- Last Updated: 17 September 2018 17 September 2018
November 2014 Erie PA Steelhead Adventure
Taking advantage of retired status, Alan Burrows and Carl Smolka met at and left the Frederick COSTCO lot at 8:00 AM on Friday morning, checked in at the Super 8 and headed to 16 mile creek based upon recon information from Ben Nichols (a renewed PPTU member) and fiance' Cara's trip to a local Erie fly shop. They had driven up the night before. Joe Robinson who, along with Mike Abramowitz got the jump on us with an earlier Friday start provided some additional information that swayed us away from 20 mile creek because of reported but not verified "blown out" conditions.
On 16 mile, Alan and Carl looked briefly at the Creekside Park location, went to the Sewer Plant parking area and hiked downstream below big falls - all of the holes having plenty of fishers. Ironically, the sewer plant would have future impact on our fishing. We then went to the mouth of 16 mile where fish were being caught close to the inlet from the Lake, near the first sandbar, slightly upstream in a pool and in the plunge pool further upstream at the falls. Alan caught two steelhead and Carl had one for the day with a few more hookups.
On Saturday, Alan and Carl, along with Joe, Mike, and Ben, who abandoned his fiance', Cara, to fish with us, returned to 16 mile. Carl stayed near the plunge pool while the others hiked upstream to what evolved into fishing nirvana under the Route 5 bridge. Alan and Ben each had 4 Steelheads and 2 big, healthy browns while Joe had his first ever Steelhead. Carl's fishing license was found floating on the stream and his fishing net on one of the picnic tables, but was he really missing?? No, he lost his net while eating an apple at the table which must have dislodged the license while he caught a steelhead in the falls plunge pool and later lost what he claims to have been the largest steelhead he ever hooked in the 16 mile inlet pool.
On Sunday we were all punished by not going to church and no fish were taken.
On Monday, Alan and Carl skipped breakfast, raced to the Route 5 bridge over 16 mile creek, stumbled to rig up using coal miner's lanterns in the dark and held the pool hostage until Mike and Joe arrived. Al caught a steelhead, Joe caught a steelhead, and Carl had a nice brown that was released by Alan. Joe and Mike hit the road to return home. In a few moments the water under the bridge went from crystal clear to opaque and the bite was off. Alan and Carl left, checked out the fish in Trout Run where few new fish were moving in or out of Lake Erie, and visited a fly shop where we learned the upstream sewer plant on 16 mile regularly does a release to flush their filters - the cause of the rapid water turbidity change. We also met the program lead for the Erie Project Healing Waters program in the shop. Alan and Carl then went to join the rest of the gang on Elk deciding on the Legion Pool area while the rest of the gang was trying a section off Elk Park Road. At the Legion Pool area on Lower Elk, Alan caught a nice steelhead that was released by Carl's prowess at net handling to the amusement of the other PPTU folks who showed up just in time for the show.
Veterans Day Tuesday saw Alan and Carl bolting early on the run from the Super 8 (two days with no bananas) to get to the 16 mile Route 5 bridge before any humans, only to find it well occupied by at least four fishers, one of whom had staked claim to his section of the pool using a folding chair and cooler which he did not occupy most of the time. Alan and Carl both managed hookups but conceded the space to the spin and bait fishers and headed down to the mouth where the rest of the PPTU gang were peeling off their waders and planning for the trip home. There were at least four spin fishers pounding the surf near the 16 mile inlet when we left for home.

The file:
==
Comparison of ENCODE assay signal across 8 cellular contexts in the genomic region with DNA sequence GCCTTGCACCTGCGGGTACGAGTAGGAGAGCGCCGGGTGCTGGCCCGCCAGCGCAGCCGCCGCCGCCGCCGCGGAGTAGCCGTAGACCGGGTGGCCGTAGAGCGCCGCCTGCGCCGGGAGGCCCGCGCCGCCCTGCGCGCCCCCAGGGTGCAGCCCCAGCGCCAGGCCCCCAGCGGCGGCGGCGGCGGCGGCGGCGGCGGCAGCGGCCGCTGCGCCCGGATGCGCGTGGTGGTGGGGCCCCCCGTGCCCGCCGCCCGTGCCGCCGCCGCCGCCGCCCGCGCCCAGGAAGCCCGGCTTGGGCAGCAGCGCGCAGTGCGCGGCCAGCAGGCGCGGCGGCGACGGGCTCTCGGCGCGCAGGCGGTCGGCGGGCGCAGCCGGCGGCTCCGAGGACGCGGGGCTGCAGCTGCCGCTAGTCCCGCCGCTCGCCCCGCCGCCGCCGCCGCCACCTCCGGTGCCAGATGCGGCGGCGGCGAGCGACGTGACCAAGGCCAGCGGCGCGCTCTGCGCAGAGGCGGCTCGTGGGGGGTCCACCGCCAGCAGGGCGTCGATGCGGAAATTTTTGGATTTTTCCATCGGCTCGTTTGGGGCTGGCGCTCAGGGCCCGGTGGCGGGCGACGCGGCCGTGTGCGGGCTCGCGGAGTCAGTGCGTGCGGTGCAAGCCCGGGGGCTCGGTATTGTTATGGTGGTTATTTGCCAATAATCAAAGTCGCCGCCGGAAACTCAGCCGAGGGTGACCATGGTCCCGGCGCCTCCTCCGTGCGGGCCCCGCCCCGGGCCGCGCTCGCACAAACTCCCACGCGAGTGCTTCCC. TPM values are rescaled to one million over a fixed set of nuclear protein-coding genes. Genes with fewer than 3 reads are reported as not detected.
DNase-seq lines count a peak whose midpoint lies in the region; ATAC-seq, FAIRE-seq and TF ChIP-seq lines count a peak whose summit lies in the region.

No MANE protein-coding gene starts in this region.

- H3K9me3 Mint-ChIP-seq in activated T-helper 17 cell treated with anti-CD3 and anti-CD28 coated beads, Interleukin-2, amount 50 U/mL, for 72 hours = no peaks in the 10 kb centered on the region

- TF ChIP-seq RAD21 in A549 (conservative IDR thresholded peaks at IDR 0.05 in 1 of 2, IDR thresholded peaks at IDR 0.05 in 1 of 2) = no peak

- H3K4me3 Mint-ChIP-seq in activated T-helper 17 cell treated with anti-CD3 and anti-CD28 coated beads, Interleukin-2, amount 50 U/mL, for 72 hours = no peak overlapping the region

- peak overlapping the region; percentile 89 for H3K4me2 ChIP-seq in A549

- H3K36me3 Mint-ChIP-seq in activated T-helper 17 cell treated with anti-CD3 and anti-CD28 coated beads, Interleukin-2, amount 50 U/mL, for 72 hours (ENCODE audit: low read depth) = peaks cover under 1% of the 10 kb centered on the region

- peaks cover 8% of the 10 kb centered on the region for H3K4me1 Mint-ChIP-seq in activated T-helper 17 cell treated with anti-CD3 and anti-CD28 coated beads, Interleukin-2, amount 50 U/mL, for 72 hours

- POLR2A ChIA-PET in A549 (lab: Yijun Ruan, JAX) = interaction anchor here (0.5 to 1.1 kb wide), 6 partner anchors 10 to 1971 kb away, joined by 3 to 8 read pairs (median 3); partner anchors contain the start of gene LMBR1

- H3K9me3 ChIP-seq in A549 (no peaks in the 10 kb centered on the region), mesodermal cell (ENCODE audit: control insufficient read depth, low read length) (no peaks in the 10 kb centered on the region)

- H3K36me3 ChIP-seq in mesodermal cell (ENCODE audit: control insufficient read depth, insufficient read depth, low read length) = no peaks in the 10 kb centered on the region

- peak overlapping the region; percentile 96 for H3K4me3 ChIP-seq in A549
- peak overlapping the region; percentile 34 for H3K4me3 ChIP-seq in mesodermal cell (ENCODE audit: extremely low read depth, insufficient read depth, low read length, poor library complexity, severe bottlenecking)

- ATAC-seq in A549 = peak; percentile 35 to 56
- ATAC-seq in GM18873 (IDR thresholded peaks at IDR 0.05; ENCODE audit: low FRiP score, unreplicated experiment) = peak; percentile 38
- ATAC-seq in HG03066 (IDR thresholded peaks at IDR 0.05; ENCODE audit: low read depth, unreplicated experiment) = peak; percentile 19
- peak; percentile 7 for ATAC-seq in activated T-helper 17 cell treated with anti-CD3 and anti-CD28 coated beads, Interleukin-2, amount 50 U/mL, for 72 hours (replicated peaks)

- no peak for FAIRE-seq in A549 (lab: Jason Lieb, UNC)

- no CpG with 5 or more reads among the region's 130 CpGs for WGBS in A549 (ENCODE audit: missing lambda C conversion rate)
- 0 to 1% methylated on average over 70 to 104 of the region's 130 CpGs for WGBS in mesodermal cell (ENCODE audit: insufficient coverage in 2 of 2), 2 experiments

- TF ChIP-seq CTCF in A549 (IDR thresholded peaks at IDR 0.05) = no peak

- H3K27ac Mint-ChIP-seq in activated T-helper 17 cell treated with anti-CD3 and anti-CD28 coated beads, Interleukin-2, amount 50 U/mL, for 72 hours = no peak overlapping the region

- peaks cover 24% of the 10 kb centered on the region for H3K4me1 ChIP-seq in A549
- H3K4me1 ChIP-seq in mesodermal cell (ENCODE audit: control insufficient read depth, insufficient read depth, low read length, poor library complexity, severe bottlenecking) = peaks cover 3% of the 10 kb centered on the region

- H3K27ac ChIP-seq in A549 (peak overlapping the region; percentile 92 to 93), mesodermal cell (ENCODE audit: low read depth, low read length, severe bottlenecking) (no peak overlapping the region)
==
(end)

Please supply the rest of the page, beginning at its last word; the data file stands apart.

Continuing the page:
Flies that were effective for us included:
Wired Prince, Steelhead hammer, Frenchie, PT nymph, Damsel fly nymph, Green rockworm, Black stonefly nymph, Sucker spawn, and Blue steel.
The ride up is always worth the trip as autumn is my favorite time of year. The rolling hills on both sides of the Appalachians still have some leaf cover and a soft blending of olives & browns that just say late fall to me, the mountain summits fringed with leafless tree tops stood stark against the cloudy sky.
We had a pretty good turnout, 9 in all I believe. Carl Smolka, Alan Burrows, Ben Nichols, Joe Robinson, & Mike Abramowitz all drove up on Friday, Me & Ken Bowyer, Lou Reichel & Bob O'Donnell went up early Saturday morning.
This report is not a complete account of what everyone did because for four days the group was strung out along Steelhead Alley and I didn't fish with everyone; always with Ken, sometimes with Joe, Mike, Lou and Bob, but almost never with Carl and Alan, and I didn't even see Ben. So, they will have to fill in the gaps. I can tell you that Joe landed his first steelhead Saturday morning and was ecstatic when he called us up somewhere around Pittsburg to tell us about it. Congratulations Joe!
We hit 20, mile below the tomato field. Water levels were good and fish in the creek but lots of anglers after them so we had to find a spot to get in. We found a pool with fish and Ken struck first hooking and landing a fish on a black beadhead brassie. A little later I hooked a fish on a brown stone and had him to the net but he escaped at the last minute.